The Remarkable American Count


On Munich’s bustling Maximilianstrasse, before the huge Bavarian National Museum, is a bronze statue of a tall, elegant, strikingly handsome man in the uniform of a general of the late Eighteenth Century. His chiseled features are framed by a peruke, a military cloak hangs in folds to his knees, across his chest slants the broad riband of an order of knighthood, he swings a tasseled cane as he strides forward arrogantly, and his left hand grasps the plans of the city’s famous Englischer Garten which he conceived and laid out.

That statue was erected by Maximilian II, king of Bavaria, in recognition of the public services of Graf von Rumford, the great minister of an earlier ruler. Yet it is the exceptional American tourist who recognizes in the figure a fellow countryman, and even he seldom knows how to evaluate that strange man. Was he an international scoundrel as rumored from his day to our own, or was he one of the greatest benefactors of the human race—a thinker ranked by Franklin D. Roosevelt beside Benjamin Franklin and Thomas Jefferson?

Count Rumford was born plain Benjamin Thompson on a modest Massachusetts farm in 1753. From this unlikely beginning he rose to become an English knight, a count of the Holy Roman Empire, a fellow of the Royal Society of London, and a member of the Institute of France. During the course of his meteoric career, he played the roles of a medical student, a schoolteacher, a cavalry officer, an influential civil servant, a creative scientist, a tireless inventor, and a de facto dictator of an important European state. All this he owed to his own great genius alone, for he started his incredible life with no advantages whatever save his compelling personality and his strong and restless mind.

The brilliance and capacity which won him worldwide acclaim were counterbalanced in a curious way by faults of character that so marred the mold as to raise serious question whether his services exceeded his villainies. Although he seldom failed to charm anyone upon whom he chose to turn his sparkling conversation and handsome carriage, he could count his true friends on the fingers of one hand. So many men did he alienate that his enemies numbered thousands. His marital life was a shambles: one wife he deserted, with a second he fought in public, and he passed from one mistress to another until in the end he had little to remember and nothing to anticipate. He, personally, destroyed any chance for happiness his only daughter ever had. He unquestionably betrayed the land of his birth and probably England and Bavaria as well. He reached the end of his life in lonely exile—truly a man without a country.

Although bereft of his father when he was an infant, Benjamin Thompson enjoyed a reasonably normal boyhood and was apprenticed to a merchant at thirteen. After working in Salem and in Boston, he returned to his native Woburn to study medicine with Dr. John Hay. It was during this period that he wrote his first scientific paper—an account of an abnormal birth which was not accepted for publication. He improved his grasp of science by attending, with his lifelong friend Loammi Baldwin, the lectures of Professor John Winthrop at Harvard. He also studied French and soon was ready to accept a teaching appointment in nearby Bradford where the Reverend Samuel Williams further stimulated his scientific interests. While there, he had a paper on the aurora borealis rejected, but even in its manuscript state it reveals the care and clarity of his scientific observations.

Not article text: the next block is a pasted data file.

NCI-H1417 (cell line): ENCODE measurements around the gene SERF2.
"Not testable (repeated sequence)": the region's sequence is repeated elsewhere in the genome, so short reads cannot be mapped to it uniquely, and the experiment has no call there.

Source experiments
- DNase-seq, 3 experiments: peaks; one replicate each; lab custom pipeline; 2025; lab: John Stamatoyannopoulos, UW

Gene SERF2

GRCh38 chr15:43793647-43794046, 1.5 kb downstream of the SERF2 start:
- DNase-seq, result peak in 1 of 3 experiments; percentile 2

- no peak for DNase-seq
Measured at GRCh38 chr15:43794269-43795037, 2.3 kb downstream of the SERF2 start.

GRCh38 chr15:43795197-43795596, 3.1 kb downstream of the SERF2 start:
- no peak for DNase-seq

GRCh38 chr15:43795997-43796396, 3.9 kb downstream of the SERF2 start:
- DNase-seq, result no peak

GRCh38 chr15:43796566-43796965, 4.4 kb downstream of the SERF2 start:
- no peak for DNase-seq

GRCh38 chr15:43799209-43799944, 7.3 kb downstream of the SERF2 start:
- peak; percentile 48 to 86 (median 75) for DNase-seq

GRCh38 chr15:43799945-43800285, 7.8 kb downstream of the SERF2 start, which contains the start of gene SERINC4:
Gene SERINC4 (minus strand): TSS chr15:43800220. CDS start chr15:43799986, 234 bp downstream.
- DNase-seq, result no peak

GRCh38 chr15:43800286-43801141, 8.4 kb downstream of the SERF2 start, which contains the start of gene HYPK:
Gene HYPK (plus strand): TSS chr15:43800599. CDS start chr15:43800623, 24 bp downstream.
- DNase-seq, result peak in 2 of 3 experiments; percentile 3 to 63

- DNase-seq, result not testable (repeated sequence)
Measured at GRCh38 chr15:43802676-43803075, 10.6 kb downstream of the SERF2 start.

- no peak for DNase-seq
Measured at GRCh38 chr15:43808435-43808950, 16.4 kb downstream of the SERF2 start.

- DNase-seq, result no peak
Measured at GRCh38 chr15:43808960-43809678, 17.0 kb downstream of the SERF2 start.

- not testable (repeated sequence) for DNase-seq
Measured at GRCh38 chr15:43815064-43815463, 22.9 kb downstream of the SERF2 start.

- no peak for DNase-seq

In the summer of 1772, the selectmen of Rumford (the name was later changed to Concord) invited Thompson to become the schoolmaster in that New Hampshire town. Shortly alter his arrival he was introduced to the rich and comely widow of Colonel Rolfe, a lady fourteen years his senior, who fell in love with him on sight. “I married, or rallier I was married,” Thompson told a friend, “at nineteen.”

On their honeymoon the newlyweds drove in the bride’s canary-colored chaise to Portsmouth, the capital and social center of the province. The Thompsons having been invited to attend a grand military muster at Dover, the most brilliant social event of the year, Benjamin appeared astride a spirited white stallion. Tall in the saddle, broad in the shoulder, and slim in the waist, he cut a striking figure in a scarlet coat, almost indistinguishable from a cavalry jacket, over which he wore a blue hussar cloak faced with scarlet. According to the tradition, the royal governor, John Wentworth, was so impressed that he invited the bridal couple to dine with him and quickly fell under the spell of the extraordinary young Yankee. The Governor became his enthusiastic patron.

Socially the ex-schoolteacher had much to recommend him. He had the polished manners of a patrician, which was surprising in view of his humble background. He conversed entertainingly and authoritatively on a vast variety of topics, he was always impeccably turned out, and he had a rich wife. He happily joined the Governor’s circle. He accepted a majority in the 15th Regiment of New Hampshire militia which, even though largely a paper unit, represented a high honor. He agreed to accompany the Governor on an exploring expedition to the White Mountains which, but for the unsettlement of the times, would have been carried through.